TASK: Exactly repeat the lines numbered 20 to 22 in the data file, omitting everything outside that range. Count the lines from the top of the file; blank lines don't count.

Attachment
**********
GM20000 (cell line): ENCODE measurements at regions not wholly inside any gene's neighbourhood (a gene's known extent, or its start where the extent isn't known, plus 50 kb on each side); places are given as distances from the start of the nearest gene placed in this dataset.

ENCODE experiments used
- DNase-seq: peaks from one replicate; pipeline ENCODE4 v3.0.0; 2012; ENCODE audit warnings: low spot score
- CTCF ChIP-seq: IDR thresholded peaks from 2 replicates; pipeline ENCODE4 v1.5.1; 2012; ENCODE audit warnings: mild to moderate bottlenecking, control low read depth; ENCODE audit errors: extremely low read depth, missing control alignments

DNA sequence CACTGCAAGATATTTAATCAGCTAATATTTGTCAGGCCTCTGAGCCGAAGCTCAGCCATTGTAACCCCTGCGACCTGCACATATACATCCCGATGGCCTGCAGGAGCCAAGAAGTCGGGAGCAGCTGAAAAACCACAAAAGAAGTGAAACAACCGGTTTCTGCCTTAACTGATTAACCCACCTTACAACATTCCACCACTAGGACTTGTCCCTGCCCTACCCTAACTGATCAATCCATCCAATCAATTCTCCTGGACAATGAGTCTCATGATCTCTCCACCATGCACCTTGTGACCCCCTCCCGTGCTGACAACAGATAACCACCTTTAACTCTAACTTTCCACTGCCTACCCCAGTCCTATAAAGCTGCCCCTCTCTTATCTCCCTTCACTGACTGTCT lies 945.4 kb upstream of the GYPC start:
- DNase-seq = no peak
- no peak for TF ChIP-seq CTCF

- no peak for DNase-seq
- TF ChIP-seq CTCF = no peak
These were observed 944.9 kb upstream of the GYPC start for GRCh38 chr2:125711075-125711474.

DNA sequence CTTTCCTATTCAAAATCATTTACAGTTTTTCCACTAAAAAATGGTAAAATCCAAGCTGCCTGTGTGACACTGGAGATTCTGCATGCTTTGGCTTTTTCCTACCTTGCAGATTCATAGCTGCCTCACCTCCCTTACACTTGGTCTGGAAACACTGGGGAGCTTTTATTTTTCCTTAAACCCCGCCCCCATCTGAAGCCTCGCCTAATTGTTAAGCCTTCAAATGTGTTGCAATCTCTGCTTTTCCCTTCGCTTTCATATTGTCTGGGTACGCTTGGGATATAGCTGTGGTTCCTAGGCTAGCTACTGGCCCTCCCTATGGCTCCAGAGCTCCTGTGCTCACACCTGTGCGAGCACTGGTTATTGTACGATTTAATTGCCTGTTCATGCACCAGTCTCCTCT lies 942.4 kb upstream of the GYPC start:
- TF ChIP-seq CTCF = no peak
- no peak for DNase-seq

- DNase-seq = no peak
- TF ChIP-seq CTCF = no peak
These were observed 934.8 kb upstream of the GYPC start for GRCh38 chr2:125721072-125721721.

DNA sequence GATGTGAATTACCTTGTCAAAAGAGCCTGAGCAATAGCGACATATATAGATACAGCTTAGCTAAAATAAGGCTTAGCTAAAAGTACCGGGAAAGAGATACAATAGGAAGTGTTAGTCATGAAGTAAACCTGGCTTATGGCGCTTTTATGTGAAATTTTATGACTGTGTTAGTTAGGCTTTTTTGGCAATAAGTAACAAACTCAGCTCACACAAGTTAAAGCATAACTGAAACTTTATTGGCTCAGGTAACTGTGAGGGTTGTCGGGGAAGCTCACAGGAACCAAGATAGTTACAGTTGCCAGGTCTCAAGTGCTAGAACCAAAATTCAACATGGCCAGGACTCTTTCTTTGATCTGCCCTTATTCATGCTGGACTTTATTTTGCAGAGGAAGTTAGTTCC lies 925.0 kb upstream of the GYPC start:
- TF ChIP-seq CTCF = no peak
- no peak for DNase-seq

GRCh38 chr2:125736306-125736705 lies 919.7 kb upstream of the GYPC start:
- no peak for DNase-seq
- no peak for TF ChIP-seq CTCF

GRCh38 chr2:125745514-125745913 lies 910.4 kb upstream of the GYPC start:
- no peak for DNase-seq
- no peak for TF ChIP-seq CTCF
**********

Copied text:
GRCh38 chr2:125736306-125736705 lies 919.7 kb upstream of the GYPC start:
- no peak for DNase-seq
- no peak for TF ChIP-seq CTCF